Thor: The Dark World (2013)



Director: Alan Taylor  Stars: Chris HemsworthNatalie PortmanTom Hiddleston

Marvel titles pretty much rule current popular cinema. Films based around Iron Man, Captain America and The Avengers have all racked up healthy old stacks of cash at the box office, all based on characters we’re familiar with in a now very established fantasy universe. On the whole, you know what you’re going to get with a Marvel film (I shall ignore Ghost Rider and The Punisher films for now).

The story of Thor:The Dark World begins after that of The Avengers (or Avengers Assemble depending on which country you’re reading in), with Thor having battled to save New York from his brother Loki and his invading alien horde. Back at home on Asgard, Thor is being groomed for rule by his father Odin, battling to save the nine realms from various enemies. Meanwhile Natalie Portman’s Jane is living in London and finds herself becoming host to a powerful energy called Aether, which in turn awakens the dark Elf Malekith (the brilliant Christopher Eccleston). True to Marvel form, battles ensue, romance blossoms and  gags are thrown around to keep it all from slipping in to pompousness.

Although it treads largely familiar ground, The Dark World ups the ante from the first film, with more audacious battles and special effects, while keeping the warm edge that we all love about the Marvel superhero films.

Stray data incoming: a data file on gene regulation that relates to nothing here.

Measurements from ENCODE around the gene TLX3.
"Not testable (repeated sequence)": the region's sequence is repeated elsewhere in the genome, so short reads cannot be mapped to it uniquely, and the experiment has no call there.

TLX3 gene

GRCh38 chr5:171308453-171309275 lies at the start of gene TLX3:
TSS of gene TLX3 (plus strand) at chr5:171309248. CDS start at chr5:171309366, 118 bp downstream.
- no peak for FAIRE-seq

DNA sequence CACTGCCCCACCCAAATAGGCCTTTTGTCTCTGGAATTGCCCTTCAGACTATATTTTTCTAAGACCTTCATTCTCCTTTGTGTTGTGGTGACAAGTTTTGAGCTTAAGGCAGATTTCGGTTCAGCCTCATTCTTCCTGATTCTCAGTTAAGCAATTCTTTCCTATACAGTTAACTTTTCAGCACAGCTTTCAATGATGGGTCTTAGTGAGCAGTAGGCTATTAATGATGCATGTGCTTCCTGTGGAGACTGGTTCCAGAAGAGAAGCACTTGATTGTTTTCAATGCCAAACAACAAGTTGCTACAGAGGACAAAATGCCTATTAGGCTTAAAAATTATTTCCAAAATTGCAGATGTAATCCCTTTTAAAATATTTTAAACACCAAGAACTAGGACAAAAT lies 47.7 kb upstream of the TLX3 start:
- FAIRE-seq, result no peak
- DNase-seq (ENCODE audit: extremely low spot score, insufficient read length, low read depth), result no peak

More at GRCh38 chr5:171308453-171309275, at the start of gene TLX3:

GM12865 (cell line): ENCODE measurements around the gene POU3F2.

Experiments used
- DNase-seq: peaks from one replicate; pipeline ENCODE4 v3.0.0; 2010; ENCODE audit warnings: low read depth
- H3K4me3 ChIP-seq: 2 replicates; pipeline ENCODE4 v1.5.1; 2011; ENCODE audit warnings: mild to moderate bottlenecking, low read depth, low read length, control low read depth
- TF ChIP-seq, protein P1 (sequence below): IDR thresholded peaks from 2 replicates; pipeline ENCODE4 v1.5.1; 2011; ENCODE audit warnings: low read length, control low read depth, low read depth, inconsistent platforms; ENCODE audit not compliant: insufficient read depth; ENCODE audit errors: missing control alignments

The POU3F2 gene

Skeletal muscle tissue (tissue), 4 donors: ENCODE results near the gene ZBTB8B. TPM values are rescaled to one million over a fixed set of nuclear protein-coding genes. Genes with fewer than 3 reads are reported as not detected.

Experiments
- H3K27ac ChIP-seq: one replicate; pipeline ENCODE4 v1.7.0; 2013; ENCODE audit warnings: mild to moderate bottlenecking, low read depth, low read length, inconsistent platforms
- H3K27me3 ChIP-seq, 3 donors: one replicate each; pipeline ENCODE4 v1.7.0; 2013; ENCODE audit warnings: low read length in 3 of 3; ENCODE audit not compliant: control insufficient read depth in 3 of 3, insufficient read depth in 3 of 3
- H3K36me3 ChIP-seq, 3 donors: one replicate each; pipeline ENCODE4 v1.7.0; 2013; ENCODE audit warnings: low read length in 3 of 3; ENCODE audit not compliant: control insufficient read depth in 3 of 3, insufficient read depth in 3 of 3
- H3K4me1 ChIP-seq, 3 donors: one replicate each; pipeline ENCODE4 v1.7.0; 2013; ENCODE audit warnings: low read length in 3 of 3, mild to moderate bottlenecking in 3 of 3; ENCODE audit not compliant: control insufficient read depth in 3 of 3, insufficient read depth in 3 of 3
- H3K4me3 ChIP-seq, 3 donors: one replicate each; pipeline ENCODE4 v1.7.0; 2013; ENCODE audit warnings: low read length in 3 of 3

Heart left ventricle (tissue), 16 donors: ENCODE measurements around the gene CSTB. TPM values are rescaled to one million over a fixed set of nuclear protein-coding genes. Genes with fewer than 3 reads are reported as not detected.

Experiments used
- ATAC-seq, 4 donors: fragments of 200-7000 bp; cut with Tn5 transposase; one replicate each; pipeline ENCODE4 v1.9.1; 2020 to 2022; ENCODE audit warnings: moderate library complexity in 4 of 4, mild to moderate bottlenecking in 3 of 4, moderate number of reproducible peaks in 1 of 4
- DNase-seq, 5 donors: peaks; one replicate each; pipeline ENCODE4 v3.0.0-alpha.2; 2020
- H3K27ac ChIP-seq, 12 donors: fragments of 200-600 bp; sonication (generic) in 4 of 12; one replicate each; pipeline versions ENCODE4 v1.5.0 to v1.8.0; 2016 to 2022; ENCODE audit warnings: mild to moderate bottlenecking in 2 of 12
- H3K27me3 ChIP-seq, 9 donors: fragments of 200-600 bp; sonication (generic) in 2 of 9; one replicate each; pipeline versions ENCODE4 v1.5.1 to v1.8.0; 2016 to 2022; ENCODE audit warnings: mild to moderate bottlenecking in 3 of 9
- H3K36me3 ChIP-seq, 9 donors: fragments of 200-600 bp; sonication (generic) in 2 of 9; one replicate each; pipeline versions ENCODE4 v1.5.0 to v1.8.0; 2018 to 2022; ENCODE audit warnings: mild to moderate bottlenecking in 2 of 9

As you’d expect the stars all shine. Chris Hemsworth is a sturdy, dependable Thor, keeping his gaze steely and jawline chiselled, providing a perfect foil for Tom Hiddlestone’s Loki. As in his other two outings as in the role, Hiddlestone treads a fine line between being slightly camp and deliciously calculating, while playing a couple of key moments with real tenderness. There is also a completely gratuitous scene with Chris Hemsworth with his shirt off. I shall offer no judgement on that.

The great thing about the Marvel universe is that it has a sense of humour, and some of the best moments in the film are those where comedy comes to the fore. In particular Hiddlestone making excellent use of the phrase “ Ta-da!” (which reduced me to giggles), and Stellan Skarsgard’s turn around Stone Henge would take pride of place in most comedy films. There are also a couple of very funny scenes with Chris O’Dowd playing Jane’s Earth-bound suitor that should get honourable mentions.

There are great fights, great baddies, great jokes… Yes, it’s derivative and yes, it’s not telling us anything new about our lives, but God damn it, it’s FUN.


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